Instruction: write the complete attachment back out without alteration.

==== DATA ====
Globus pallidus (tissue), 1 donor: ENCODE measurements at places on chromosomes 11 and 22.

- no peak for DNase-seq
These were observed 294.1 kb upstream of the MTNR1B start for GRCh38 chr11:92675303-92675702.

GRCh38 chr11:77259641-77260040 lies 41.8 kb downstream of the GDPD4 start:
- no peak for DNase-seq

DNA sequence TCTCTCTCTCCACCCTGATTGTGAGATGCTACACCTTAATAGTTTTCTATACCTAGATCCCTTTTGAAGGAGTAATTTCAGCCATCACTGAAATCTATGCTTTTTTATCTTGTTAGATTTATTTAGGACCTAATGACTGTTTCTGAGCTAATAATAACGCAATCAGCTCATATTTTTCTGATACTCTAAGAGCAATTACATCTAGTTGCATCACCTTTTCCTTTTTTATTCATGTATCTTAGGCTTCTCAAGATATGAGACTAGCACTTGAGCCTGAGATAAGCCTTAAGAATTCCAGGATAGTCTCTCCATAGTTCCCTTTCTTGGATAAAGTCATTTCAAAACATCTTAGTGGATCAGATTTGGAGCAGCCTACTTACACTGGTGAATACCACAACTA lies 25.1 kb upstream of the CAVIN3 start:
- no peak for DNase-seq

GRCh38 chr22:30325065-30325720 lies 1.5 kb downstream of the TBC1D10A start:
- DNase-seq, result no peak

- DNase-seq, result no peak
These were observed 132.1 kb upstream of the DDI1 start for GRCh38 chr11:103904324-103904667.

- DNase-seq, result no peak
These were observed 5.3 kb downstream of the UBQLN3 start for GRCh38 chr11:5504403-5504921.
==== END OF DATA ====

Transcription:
Globus pallidus (tissue), 1 donor: ENCODE measurements at places on chromosomes 11 and 22.

- no peak for DNase-seq
These were observed 294.1 kb upstream of the MTNR1B start for GRCh38 chr11:92675303-92675702.

GRCh38 chr11:77259641-77260040 lies 41.8 kb downstream of the GDPD4 start:
- no peak for DNase-seq

DNA sequence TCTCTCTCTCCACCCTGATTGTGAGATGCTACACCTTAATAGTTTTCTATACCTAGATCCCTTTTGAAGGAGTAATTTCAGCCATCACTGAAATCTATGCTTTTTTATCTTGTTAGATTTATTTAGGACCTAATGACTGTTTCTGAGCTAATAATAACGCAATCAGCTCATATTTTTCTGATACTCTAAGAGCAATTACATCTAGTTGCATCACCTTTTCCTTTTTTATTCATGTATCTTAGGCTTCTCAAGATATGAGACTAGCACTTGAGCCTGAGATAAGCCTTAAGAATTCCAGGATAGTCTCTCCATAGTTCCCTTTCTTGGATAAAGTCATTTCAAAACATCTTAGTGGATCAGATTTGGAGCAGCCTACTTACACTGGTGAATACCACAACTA lies 25.1 kb upstream of the CAVIN3 start:
- no peak for DNase-seq

GRCh38 chr22:30325065-30325720 lies 1.5 kb downstream of the TBC1D10A start:
- DNase-seq, result no peak

- DNase-seq, result no peak
These were observed 132.1 kb upstream of the DDI1 start for GRCh38 chr11:103904324-103904667.

- DNase-seq, result no peak
These were observed 5.3 kb downstream of the UBQLN3 start for GRCh38 chr11:5504403-5504921.